She sat slumped on cold, metal stairs struggling for breath. With each labored inhale an old familiar scent filled her senses, the stagnant stench of decay. She sat between the fourth and fifth floors of her office building in a stairwell she’d traversed hundreds of times. Yet, she could not shake the feeling she’d been transported through a time warp back to her childhood and the nightmares it held.
Invisible rubber bands tightened and pulsed across her chest. Panic attacks had always walked hand in hand with her childhood memories. Memories she—Veya Marie St. James—had eradicated within the first year of leaving the place where they’d originated. The Island, the home of her birth, hidden deep within southern Louisiana’s swamplands. A land fed by layer upon layer of decomposing foliage and dead animals resulting in the odor now assaulting her senses.
Veya had been eighteen when she left the Island. She was now a thirty-nine-year-old woman with a nineteen-year-old daughter.
The sensation of having no control over her own body diminished with each breath, until she could sit upright without the fear of her chest being crushed by an unseen vice.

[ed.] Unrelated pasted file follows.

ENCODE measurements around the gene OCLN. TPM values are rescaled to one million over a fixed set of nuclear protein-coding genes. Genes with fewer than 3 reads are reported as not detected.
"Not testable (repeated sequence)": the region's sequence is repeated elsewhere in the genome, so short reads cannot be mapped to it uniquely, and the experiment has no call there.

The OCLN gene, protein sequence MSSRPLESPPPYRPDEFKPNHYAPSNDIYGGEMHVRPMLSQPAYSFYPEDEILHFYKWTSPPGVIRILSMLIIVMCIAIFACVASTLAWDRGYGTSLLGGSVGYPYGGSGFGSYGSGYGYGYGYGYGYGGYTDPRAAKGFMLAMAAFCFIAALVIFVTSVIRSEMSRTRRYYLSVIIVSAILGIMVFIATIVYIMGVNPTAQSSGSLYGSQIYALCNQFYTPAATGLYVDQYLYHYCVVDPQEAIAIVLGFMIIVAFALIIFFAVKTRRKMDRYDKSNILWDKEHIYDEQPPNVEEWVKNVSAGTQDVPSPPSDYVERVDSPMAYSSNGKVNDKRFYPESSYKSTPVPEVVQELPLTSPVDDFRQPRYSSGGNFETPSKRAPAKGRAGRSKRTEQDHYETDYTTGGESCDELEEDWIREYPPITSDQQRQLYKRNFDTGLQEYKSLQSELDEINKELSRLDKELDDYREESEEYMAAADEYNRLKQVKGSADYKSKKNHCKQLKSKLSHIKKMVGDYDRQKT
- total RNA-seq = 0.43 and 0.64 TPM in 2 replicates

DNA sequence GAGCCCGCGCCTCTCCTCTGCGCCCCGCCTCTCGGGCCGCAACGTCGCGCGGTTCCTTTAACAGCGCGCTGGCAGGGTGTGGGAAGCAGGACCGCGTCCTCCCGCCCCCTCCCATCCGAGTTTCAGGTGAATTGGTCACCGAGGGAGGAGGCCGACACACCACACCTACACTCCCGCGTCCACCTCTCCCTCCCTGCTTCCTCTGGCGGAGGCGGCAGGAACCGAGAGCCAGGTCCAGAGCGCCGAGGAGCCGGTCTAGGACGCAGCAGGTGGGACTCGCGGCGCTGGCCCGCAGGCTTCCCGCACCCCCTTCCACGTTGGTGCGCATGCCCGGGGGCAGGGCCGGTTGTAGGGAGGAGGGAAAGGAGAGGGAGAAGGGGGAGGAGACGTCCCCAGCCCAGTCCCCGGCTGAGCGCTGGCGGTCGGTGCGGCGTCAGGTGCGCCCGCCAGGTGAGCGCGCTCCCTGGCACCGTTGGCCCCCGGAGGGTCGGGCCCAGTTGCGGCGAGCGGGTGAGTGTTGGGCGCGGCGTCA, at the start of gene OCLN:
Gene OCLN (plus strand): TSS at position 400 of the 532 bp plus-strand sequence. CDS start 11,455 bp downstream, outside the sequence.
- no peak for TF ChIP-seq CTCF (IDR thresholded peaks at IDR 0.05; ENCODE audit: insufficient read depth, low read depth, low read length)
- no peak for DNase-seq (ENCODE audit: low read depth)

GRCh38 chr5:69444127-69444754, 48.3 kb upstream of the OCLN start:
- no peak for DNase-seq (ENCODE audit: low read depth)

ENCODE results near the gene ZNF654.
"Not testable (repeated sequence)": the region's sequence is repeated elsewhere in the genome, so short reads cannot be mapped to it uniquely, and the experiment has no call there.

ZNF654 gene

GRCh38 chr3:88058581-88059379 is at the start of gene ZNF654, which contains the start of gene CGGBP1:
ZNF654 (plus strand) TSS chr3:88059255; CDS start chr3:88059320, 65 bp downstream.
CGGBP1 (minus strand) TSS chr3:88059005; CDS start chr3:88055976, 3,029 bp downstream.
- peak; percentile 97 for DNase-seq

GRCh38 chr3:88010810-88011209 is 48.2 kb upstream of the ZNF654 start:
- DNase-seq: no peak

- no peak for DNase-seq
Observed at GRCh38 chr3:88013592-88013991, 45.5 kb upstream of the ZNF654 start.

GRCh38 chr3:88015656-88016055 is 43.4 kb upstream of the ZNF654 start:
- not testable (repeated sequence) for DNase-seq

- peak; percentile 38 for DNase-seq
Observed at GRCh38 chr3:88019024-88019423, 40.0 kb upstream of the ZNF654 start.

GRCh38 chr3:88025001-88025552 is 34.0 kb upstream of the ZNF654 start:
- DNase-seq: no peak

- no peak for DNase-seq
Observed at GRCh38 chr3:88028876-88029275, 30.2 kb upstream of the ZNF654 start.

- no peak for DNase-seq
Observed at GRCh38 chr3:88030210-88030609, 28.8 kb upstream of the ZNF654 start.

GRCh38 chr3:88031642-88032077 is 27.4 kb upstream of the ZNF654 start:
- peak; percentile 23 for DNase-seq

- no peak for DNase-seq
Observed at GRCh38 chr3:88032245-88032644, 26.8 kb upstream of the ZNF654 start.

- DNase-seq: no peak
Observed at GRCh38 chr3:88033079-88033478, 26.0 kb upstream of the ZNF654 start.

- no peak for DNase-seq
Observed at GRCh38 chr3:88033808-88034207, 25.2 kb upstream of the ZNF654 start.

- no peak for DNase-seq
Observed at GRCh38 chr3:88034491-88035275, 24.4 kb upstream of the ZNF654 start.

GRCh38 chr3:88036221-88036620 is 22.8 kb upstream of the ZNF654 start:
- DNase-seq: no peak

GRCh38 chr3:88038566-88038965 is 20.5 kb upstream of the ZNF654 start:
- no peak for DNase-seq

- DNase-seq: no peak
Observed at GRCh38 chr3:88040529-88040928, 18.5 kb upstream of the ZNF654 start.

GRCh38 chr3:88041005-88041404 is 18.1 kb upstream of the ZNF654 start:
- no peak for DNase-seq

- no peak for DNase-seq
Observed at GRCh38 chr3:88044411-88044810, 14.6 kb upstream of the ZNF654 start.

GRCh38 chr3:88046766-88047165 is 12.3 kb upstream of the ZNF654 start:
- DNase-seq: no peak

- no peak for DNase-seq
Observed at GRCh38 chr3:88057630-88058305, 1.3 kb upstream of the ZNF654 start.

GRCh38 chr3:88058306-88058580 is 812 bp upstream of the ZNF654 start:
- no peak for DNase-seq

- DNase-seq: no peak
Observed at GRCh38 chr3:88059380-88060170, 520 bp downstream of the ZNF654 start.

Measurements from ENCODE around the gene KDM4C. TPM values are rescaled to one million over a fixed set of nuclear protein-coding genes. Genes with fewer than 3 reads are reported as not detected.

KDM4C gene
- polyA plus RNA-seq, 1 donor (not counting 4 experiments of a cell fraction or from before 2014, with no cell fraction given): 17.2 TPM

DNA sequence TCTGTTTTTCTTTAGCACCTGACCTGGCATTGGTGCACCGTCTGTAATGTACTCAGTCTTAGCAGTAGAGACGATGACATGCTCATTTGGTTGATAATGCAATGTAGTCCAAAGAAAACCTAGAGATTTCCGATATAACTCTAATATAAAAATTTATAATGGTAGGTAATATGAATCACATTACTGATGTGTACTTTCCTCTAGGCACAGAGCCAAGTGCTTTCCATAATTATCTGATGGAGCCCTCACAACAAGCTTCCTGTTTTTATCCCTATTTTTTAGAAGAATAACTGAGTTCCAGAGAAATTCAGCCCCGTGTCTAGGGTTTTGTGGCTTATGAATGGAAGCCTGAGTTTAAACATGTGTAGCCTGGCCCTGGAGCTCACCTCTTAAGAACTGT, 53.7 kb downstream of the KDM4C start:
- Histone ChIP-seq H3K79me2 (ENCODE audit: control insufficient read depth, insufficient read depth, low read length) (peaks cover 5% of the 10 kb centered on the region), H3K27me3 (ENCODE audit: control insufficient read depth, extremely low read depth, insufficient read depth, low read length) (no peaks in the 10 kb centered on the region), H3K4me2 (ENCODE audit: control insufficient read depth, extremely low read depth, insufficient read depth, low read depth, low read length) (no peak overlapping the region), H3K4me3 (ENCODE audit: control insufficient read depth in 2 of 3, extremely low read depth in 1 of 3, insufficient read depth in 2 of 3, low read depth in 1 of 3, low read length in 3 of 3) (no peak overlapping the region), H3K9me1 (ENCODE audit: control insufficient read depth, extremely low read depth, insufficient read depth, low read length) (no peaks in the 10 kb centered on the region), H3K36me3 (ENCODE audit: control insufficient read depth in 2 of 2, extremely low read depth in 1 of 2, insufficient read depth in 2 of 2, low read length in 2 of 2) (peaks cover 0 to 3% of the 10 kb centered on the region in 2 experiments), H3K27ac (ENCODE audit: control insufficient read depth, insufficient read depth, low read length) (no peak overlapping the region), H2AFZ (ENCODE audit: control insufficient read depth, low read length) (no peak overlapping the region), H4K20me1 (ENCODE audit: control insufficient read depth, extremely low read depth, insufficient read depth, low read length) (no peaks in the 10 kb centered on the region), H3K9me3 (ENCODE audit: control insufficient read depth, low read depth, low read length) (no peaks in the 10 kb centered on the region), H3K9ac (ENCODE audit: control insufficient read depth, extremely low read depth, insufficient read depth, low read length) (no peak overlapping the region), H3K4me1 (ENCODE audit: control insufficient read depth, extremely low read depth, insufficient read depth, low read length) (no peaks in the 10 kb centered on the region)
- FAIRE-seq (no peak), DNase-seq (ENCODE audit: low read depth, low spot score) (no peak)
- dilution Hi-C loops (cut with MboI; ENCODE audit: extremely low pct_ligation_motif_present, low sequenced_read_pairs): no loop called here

A panic attack after so many years. Why?
She searched the stairwell for the kid who’d just scared the hell out of her. It was a kid, wasn’t it? She’d been fumbling in her purse for her phone thinking she should call to check on her daughter, Triste. When she’d looked up, he’d been standing in her way, a four-foot tall black goblin with pointy ears, a tail, and red glowing slits for eyes. It’s the end of August, not October, she’d thought right before her phone fell from her hand, and her body began its well-tuned dance with the all-consuming panic. An affliction it had taken her months in therapy to overcome.
She called out, “Where the hell are you, you little cretin?” When no answer came, she wearily climbed the steps out of the stairwell, careful to avoid looking in its dark corners.
Costumes these days are too realistic.